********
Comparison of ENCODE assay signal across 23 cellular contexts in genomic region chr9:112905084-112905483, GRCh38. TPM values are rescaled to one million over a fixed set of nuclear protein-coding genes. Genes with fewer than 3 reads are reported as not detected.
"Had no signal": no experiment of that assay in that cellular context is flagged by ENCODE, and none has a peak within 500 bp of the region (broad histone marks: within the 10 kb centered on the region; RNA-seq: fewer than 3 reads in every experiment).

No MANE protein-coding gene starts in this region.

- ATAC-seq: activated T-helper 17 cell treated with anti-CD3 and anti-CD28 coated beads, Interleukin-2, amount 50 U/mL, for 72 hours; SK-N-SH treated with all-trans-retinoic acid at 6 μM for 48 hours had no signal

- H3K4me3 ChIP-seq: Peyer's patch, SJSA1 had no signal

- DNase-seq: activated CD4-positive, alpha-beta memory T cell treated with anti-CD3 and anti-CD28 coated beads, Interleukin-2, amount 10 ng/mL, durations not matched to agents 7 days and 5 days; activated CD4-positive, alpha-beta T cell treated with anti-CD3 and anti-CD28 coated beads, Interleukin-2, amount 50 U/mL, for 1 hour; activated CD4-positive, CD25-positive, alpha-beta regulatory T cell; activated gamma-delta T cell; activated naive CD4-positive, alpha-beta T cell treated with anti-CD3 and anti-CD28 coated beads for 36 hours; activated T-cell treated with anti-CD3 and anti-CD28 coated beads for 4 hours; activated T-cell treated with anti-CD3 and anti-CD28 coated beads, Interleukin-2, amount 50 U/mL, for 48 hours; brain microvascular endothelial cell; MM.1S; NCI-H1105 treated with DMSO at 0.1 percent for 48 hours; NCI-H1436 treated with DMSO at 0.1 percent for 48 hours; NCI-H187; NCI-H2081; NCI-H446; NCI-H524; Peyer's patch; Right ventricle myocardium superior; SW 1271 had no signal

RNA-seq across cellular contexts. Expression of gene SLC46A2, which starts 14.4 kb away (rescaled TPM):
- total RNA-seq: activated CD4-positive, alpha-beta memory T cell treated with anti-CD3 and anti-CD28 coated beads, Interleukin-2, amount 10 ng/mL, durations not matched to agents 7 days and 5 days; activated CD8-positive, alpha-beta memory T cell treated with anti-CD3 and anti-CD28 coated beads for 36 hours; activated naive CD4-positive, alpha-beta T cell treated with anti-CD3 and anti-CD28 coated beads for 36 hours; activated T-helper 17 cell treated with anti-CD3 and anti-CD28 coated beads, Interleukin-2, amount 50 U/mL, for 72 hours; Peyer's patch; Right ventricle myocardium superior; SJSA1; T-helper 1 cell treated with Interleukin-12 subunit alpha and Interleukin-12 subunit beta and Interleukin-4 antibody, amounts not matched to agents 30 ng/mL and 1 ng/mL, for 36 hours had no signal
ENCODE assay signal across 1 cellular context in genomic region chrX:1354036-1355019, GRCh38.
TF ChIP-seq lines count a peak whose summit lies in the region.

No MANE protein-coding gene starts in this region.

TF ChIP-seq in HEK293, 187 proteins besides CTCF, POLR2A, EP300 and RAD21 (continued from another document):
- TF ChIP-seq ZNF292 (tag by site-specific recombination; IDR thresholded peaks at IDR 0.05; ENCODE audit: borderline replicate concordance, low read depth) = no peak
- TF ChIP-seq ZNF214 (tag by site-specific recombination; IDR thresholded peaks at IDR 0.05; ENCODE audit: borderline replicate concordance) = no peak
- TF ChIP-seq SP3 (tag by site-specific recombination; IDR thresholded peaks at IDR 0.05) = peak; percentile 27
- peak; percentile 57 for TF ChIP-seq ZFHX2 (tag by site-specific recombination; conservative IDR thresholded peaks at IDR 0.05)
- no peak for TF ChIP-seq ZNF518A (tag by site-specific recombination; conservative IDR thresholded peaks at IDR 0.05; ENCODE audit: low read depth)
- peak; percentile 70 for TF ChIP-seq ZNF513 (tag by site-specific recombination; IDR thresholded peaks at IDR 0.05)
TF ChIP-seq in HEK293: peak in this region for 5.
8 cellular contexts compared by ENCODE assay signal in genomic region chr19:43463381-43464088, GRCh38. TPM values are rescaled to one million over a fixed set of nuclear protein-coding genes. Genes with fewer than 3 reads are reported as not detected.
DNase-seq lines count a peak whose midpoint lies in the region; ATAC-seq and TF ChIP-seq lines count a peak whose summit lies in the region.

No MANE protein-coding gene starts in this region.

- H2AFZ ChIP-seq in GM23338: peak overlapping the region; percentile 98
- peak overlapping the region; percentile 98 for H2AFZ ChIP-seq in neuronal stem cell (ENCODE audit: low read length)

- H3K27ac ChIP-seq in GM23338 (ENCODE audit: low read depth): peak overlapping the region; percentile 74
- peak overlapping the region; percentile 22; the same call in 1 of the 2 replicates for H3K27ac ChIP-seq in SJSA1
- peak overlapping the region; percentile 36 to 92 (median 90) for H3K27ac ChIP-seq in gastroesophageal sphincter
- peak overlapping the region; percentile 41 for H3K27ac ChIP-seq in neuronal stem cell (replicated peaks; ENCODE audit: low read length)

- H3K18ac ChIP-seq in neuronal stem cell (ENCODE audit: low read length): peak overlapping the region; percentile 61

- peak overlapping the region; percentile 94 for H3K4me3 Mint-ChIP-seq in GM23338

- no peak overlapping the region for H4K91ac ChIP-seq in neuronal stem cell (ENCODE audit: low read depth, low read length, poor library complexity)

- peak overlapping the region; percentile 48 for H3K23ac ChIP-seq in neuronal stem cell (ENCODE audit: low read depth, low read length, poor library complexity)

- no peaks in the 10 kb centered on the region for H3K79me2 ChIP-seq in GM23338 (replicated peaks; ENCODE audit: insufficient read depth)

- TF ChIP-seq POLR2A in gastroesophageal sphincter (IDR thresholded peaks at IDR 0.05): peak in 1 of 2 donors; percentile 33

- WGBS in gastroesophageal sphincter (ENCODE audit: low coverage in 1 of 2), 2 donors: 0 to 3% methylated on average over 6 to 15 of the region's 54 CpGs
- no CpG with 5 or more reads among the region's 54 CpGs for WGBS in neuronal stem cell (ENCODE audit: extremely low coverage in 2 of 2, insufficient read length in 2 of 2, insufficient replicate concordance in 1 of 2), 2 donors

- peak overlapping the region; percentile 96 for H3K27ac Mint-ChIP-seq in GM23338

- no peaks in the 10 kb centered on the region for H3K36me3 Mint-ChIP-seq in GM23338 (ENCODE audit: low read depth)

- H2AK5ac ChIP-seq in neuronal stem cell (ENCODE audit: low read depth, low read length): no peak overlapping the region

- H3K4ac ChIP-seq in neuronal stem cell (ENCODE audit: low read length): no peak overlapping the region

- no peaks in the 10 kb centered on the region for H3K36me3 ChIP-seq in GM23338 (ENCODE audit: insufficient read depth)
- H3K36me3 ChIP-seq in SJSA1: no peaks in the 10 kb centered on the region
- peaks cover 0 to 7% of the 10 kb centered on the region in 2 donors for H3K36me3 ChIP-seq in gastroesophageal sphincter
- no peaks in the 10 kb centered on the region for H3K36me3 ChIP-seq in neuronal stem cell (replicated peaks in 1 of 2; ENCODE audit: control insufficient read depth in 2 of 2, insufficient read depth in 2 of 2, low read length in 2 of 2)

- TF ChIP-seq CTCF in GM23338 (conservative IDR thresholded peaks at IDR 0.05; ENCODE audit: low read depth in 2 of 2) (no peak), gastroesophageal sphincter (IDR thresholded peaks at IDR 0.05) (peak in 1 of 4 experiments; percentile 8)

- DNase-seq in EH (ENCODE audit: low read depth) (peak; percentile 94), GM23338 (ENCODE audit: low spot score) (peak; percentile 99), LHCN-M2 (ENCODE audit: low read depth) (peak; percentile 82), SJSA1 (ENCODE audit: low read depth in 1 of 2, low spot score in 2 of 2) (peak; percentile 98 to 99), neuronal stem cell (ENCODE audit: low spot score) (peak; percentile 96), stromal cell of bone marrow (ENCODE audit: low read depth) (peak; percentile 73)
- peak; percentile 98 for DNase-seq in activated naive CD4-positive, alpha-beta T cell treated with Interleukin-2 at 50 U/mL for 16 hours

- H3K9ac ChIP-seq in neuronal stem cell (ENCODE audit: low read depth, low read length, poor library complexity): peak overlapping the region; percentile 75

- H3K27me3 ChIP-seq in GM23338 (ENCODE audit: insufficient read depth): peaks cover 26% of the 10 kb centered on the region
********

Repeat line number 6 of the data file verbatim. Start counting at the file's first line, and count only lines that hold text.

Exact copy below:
- DNase-seq: activated CD4-positive, alpha-beta memory T cell treated with anti-CD3 and anti-CD28 coated beads, Interleukin-2, amount 10 ng/mL, durations not matched to agents 7 days and 5 days; activated CD4-positive, alpha-beta T cell treated with anti-CD3 and anti-CD28 coated beads, Interleukin-2, amount 50 U/mL, for 1 hour; activated CD4-positive, CD25-positive, alpha-beta regulatory T cell; activated gamma-delta T cell; activated naive CD4-positive, alpha-beta T cell treated with anti-CD3 and anti-CD28 coated beads for 36 hours; activated T-cell treated with anti-CD3 and anti-CD28 coated beads for 4 hours; activated T-cell treated with anti-CD3 and anti-CD28 coated beads, Interleukin-2, amount 50 U/mL, for 48 hours; brain microvascular endothelial cell; MM.1S; NCI-H1105 treated with DMSO at 0.1 percent for 48 hours; NCI-H1436 treated with DMSO at 0.1 percent for 48 hours; NCI-H187; NCI-H2081; NCI-H446; NCI-H524; Peyer's patch; Right ventricle myocardium superior; SW 1271 had no signal